From New York Times Bestselling Author of The Paris Wife, a fascinating journey into the life of Kenyan expat Beryl Markham: expert horse trainer, aviator, and third point in Karen Blixen and Denys Finch-Hatton’s Out of Africa love triangle.
If you like historical fiction at its best,
If you like to see multiple genres in one book – historical, coming of age, travel, romance, and more,
Paula McLain seems to be the new leading lady in historical fiction, and Circling the Sun further proves the point made by The Paris Wife. Famous figures are safe in her deft hands (Beryl Markham was the first woman to complete the first westward transatlantic flight in 1936), and she brings them to life brilliantly, along with setting that defines their lives. McLain seems to have a real knack for how such a place makes a person who they are, and Kenya is practically a character in the novel. I loved it!
I was charmed by this bit of historical romance, following the efforts of a young English lady to break free of her social fetters to contribute in the Great War. (It doesn’t hurt that such efforts might help put her near to her older brother’s best friend, a Scottish doctor posted near the front, and entirely unsuitable, of course.) Her position as an ambulance driver in the Women’s Army Auxiliary Corp takes her into danger in France– and back into the sphere of a certain handsome surgeon she couldn’t forget. Just the right amount of history, brave heroine, forbidden love, and romantic tension make this an engaging read.
When nursery governess Rachel Woodley learns that her father is an English Lord who abandoned her mother, she sets out on a dangerous course of redefinition and revenge, with the help of a dashing friend-of-a-friend who may have motives of his own.
If you’re a fan of between-the-wars historical fiction,
If you like Downton Abbey,
and if you like a good coming-of-age heroine, this one is for you.
With lies, a false identity, and a crowd of Bright Young Things, The Other Daughter has all the makings of a London high society thrill ride, with a dash of romance for good measure. A nice light read, satisfying and perfect for the beach– and for imagining yourself a 1920s high-society girl.
And for my next ride on the Jojo bandwagon: The Last Letter from Your Lover. This one draws attention to the lost art of letter writing in a digital age, explores a woman’s place in midcentury society, and tells a forbidden love story, all great elements handled with care. But in the end, I liked it a bit less than others I’ve read, because I honestly didn’t like or identify with the characters all that much. Any of them. But: it does have the clever parallel storyline with the trademark twists and turns and reveals at just the right moment. So I have to confess that even if I didn’t like them much, I was kind of dying to find out what happened them. Once again, Moyes does not disappoint.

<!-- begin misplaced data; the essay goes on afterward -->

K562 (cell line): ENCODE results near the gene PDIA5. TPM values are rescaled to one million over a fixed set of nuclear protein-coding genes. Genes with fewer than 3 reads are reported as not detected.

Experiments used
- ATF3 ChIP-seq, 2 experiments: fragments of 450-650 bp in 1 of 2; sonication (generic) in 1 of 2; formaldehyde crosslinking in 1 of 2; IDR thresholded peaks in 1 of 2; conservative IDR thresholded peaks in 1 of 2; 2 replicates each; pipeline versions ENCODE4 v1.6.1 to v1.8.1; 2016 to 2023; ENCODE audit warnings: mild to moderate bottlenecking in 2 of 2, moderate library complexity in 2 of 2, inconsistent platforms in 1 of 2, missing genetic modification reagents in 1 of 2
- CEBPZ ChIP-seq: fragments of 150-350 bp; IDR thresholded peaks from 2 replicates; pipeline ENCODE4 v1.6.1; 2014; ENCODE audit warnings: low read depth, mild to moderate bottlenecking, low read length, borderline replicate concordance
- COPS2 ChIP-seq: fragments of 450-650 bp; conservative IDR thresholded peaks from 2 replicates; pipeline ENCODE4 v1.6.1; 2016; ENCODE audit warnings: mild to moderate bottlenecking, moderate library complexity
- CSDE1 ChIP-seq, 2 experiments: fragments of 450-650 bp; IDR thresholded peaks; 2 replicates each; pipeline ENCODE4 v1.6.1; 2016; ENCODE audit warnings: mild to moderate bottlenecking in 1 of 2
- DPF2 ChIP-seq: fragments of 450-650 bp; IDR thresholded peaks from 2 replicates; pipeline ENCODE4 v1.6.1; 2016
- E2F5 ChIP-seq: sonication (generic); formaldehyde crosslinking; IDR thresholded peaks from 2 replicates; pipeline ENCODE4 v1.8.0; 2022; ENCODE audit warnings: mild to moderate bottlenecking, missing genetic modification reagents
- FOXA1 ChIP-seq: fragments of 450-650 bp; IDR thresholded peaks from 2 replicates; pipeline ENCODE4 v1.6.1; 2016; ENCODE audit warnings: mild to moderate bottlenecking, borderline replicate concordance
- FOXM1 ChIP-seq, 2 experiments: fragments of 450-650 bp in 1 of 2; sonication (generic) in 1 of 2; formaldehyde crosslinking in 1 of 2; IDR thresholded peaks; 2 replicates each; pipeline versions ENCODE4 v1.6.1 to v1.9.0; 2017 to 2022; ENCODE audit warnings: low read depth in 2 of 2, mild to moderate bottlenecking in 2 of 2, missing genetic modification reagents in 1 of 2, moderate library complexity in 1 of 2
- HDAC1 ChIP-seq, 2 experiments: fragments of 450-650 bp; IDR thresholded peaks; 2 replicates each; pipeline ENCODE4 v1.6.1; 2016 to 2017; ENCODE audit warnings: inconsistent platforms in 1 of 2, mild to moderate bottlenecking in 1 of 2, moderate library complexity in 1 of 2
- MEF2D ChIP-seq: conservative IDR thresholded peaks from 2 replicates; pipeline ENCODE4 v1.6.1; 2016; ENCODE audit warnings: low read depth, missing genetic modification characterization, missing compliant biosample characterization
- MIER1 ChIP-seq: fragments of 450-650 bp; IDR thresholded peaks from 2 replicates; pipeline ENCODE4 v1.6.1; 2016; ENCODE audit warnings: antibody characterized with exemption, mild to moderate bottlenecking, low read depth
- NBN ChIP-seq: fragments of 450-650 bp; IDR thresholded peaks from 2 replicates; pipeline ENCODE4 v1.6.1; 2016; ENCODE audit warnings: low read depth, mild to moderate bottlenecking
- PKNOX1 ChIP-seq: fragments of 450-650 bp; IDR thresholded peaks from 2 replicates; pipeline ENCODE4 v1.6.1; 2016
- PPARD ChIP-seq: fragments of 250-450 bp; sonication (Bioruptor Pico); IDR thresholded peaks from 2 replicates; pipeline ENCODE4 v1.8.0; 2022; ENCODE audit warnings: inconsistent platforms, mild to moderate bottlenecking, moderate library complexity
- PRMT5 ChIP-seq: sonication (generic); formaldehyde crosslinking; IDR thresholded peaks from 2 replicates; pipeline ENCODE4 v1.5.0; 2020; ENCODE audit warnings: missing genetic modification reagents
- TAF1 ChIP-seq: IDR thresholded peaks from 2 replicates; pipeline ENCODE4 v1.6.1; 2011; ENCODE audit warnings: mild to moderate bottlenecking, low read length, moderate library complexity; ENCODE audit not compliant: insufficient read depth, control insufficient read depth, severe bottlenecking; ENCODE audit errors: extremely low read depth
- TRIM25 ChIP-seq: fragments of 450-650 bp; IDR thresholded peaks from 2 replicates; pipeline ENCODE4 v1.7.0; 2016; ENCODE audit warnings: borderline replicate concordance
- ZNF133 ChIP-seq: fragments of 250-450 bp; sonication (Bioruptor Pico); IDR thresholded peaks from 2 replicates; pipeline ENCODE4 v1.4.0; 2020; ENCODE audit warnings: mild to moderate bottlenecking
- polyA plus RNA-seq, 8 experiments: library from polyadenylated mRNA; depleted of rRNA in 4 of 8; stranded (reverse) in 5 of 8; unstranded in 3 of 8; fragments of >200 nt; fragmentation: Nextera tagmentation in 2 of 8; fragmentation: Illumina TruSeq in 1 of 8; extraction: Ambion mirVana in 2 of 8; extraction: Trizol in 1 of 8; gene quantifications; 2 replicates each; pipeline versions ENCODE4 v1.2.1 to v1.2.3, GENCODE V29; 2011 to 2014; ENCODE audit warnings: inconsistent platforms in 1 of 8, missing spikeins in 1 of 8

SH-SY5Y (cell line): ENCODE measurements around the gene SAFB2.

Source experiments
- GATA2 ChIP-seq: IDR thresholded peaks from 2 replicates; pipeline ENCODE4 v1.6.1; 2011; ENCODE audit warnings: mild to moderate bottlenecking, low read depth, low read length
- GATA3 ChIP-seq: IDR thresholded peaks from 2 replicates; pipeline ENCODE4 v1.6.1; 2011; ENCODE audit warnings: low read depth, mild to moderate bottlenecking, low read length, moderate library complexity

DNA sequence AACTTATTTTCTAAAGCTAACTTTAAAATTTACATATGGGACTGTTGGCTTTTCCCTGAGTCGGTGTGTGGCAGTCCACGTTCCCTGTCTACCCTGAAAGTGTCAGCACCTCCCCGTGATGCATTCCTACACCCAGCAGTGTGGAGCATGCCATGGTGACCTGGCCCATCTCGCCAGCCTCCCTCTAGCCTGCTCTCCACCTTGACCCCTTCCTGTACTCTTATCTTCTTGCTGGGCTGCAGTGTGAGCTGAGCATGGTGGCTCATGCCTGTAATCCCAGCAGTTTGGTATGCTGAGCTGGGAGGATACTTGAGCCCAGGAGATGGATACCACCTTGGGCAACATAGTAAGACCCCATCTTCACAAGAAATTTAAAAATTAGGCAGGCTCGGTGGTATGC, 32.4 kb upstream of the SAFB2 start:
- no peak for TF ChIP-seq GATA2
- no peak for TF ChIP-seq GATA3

As we are reminded throughout the Buchanan-Renard series, Cordelia has been in love with her best friend’s older brother as long as she can remember. Now that she’s finally ready to move on, naturally, danger ensues, naturally, and Aiden finally wakes up and pays attention to what’s been under his nose all along. For all you Julie Garwood fans out there, Fast Track is another FBI romantic thriller– typical, comfortable, and familiar, but somehow not up to her usual standard. I’ve read a lot of Julie Garwood in my time, and whether it’s because I’ve grown up or my tastes have changed, this one was just not as good as I remember– though I did always like her historical efforts best.
Next stop on my great Hemingway-as-fiction freight train: a foray into Papa’s second wife days in Key West, through the eyes of an intrepid local maid who (surprise) catches his attention. The third point of the triangle, a strong and steady World War I soldier, implies a somewhat formulaic story. But the vibrant Mariella is no average protagonist, and this little unexpected story turns out to be more than just a fun foray into Hemingway’s women- fictional and otherwise- but something of a coming-of-age story about choices, friendship, and the parts we play in the lives of others.
Lady Eden Whitney’s curiosity has gotten her reputation in hot water. After she’s discovered in a compromising position, her mother believes she has no choice but to disappear. Alasdair Gilbride has to return to his Scottish lands after 10 years away, and thinks bringing along Eden may solve both their problems. Full of fun, witty banter – and a touch of mystery, How to Marry a Royal Highlander is a fabulously fun read – as I’ve come to expect from Vanessa Kelly.